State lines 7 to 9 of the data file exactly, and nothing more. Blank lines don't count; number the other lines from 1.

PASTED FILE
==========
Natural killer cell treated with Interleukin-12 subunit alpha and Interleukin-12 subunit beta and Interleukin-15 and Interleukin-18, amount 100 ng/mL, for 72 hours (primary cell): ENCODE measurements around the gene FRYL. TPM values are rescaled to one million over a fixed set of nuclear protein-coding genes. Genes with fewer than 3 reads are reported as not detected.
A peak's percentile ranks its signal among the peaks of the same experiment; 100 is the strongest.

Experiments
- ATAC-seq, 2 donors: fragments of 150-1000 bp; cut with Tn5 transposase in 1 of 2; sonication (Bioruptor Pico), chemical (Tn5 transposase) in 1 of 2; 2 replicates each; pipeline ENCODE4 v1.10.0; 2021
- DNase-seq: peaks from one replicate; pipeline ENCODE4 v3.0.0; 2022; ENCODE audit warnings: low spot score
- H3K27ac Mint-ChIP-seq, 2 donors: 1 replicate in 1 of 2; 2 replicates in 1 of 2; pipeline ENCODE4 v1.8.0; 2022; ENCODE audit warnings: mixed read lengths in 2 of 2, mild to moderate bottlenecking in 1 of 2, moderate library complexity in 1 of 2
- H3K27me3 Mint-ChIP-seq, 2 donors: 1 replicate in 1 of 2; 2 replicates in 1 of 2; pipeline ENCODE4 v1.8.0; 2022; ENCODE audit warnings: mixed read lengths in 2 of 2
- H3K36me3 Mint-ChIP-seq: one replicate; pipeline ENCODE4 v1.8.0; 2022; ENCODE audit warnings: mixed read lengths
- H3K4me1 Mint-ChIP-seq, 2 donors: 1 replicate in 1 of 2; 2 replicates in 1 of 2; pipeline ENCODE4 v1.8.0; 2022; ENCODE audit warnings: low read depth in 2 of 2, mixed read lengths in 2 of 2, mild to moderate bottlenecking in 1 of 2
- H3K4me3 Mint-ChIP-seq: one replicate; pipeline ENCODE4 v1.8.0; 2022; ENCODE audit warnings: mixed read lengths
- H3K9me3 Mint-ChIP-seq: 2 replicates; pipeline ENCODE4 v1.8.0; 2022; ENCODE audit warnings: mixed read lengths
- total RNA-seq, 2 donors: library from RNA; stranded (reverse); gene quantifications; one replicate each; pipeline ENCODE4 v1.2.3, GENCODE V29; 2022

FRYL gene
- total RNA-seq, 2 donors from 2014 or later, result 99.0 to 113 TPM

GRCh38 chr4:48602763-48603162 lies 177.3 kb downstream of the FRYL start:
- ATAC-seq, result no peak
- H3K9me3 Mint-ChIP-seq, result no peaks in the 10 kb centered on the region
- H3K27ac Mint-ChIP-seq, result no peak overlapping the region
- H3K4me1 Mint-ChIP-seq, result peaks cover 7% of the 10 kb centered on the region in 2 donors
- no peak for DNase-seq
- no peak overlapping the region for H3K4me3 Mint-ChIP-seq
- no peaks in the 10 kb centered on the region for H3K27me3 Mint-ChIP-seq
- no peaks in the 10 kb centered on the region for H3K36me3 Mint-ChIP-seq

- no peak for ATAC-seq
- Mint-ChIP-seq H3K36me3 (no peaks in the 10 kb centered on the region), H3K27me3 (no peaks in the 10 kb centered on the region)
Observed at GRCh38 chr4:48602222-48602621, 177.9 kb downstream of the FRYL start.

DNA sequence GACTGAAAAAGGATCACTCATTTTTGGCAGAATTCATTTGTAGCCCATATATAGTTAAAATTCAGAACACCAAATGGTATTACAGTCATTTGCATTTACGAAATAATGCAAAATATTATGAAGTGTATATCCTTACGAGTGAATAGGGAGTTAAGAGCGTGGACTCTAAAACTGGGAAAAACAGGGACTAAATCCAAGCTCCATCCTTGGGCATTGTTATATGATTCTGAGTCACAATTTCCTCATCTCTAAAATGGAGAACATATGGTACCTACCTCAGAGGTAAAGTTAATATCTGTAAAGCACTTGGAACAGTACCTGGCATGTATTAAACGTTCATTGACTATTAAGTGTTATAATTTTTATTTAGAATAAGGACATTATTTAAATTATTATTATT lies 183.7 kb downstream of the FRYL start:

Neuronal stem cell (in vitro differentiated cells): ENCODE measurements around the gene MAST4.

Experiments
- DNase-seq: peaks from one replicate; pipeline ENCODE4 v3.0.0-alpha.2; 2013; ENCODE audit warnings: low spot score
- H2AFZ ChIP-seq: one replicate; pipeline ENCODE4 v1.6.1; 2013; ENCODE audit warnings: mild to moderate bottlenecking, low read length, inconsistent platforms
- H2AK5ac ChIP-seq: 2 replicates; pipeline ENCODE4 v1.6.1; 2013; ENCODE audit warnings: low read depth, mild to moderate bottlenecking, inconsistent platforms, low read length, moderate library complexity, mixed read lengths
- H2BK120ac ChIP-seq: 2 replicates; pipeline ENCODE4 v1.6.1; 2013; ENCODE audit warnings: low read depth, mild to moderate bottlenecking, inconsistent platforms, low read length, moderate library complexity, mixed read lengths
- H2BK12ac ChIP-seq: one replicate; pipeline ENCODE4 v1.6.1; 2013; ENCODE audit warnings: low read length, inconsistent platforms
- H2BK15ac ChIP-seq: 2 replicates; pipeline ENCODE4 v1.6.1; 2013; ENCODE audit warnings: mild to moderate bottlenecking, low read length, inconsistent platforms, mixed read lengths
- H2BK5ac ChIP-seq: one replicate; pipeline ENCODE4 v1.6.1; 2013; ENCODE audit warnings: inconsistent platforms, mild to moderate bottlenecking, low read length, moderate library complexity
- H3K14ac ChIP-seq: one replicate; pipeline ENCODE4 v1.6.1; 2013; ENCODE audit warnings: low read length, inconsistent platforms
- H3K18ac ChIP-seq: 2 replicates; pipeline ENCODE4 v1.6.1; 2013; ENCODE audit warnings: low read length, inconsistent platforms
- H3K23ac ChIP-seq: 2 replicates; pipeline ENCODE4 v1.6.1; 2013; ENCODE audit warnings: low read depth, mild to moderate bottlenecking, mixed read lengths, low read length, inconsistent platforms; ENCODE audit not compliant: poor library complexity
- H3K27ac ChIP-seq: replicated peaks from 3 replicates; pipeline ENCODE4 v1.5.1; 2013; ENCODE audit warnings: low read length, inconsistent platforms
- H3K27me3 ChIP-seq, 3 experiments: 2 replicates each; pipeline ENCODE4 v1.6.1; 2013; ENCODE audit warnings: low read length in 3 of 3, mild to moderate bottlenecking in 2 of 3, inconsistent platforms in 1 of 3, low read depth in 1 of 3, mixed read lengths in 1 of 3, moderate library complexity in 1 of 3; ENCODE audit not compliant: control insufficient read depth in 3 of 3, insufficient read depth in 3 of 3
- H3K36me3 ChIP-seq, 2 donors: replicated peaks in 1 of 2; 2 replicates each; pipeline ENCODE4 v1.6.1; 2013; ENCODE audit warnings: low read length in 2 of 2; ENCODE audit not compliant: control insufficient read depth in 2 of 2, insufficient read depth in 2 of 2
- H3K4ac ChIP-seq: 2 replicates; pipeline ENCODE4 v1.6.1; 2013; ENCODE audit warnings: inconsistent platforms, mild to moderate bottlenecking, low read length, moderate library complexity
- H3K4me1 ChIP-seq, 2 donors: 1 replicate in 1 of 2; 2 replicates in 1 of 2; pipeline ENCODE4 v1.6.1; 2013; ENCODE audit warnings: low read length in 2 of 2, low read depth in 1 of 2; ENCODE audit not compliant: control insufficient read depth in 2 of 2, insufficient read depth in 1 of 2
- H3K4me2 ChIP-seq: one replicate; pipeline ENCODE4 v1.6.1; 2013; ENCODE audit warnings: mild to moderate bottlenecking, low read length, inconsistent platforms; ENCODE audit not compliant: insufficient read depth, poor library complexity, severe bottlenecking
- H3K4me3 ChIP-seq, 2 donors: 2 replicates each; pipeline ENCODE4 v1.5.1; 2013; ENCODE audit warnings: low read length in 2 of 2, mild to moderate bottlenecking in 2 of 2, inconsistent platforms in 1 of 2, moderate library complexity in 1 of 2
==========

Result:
- H3K27me3 Mint-ChIP-seq, 2 donors: 1 replicate in 1 of 2; 2 replicates in 1 of 2; pipeline ENCODE4 v1.8.0; 2022; ENCODE audit warnings: mixed read lengths in 2 of 2
- H3K36me3 Mint-ChIP-seq: one replicate; pipeline ENCODE4 v1.8.0; 2022; ENCODE audit warnings: mixed read lengths
- H3K4me1 Mint-ChIP-seq, 2 donors: 1 replicate in 1 of 2; 2 replicates in 1 of 2; pipeline ENCODE4 v1.8.0; 2022; ENCODE audit warnings: low read depth in 2 of 2, mixed read lengths in 2 of 2, mild to moderate bottlenecking in 1 of 2